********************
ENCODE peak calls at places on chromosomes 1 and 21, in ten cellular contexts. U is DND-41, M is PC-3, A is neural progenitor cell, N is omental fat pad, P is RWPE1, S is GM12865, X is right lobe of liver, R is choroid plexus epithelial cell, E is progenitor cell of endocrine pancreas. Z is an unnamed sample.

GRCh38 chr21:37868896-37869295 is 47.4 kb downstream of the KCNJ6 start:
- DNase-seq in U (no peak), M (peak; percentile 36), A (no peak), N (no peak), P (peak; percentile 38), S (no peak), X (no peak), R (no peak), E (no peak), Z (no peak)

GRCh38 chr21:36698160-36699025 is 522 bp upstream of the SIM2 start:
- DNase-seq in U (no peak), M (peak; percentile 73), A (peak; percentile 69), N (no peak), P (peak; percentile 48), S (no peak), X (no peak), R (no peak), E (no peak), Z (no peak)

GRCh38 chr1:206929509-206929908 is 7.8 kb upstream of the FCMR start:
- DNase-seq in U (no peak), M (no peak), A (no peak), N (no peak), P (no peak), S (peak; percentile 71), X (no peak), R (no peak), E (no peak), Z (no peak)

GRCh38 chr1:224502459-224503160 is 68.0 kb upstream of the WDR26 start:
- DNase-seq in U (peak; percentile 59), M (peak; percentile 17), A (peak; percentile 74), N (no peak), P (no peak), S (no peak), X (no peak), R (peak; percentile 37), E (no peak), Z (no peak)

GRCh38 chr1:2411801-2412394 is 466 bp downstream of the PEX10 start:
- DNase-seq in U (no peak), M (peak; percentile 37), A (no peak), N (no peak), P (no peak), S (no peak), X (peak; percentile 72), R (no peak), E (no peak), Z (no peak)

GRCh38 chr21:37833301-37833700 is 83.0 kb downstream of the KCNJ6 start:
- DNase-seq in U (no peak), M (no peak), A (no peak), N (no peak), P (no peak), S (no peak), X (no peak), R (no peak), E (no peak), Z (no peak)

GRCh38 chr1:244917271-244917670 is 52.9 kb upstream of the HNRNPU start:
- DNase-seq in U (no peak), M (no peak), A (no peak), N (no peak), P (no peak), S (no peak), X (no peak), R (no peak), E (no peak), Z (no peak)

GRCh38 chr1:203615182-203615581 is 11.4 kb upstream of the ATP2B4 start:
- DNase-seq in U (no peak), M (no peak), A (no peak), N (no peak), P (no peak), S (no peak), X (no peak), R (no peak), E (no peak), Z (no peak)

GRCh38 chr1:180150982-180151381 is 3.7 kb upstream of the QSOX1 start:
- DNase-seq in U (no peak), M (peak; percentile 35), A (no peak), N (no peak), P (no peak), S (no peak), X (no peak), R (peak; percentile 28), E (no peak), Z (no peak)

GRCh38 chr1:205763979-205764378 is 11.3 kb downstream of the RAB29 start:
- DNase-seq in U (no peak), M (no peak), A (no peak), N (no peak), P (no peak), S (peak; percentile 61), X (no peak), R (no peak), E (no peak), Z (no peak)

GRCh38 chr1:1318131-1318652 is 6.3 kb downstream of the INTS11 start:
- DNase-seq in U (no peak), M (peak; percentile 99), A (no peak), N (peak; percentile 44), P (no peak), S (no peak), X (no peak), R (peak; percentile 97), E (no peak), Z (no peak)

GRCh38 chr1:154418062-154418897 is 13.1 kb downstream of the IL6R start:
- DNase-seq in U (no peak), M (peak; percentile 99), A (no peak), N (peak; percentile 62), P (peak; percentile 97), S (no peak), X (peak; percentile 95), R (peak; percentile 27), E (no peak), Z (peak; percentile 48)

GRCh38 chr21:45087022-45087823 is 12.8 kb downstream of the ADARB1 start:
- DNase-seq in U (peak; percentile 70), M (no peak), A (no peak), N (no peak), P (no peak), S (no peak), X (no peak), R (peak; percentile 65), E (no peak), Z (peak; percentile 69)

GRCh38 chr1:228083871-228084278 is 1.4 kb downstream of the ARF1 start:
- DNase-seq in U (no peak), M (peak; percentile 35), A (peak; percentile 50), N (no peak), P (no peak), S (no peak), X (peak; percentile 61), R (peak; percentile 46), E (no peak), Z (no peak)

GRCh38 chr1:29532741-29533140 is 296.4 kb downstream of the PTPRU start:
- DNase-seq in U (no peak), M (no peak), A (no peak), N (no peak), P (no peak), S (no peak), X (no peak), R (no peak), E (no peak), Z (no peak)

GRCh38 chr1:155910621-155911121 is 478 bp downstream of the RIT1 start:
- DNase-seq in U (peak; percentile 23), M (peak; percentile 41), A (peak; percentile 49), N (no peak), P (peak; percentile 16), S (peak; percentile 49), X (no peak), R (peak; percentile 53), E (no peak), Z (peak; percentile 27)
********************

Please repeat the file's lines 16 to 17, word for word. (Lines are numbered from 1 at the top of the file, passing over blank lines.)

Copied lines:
GRCh38 chr1:203615182-203615581 is 11.4 kb upstream of the ATP2B4 start:
- DNase-seq in U (no peak), M (no peak), A (no peak), N (no peak), P (no peak), S (no peak), X (no peak), R (no peak), E (no peak), Z (no peak)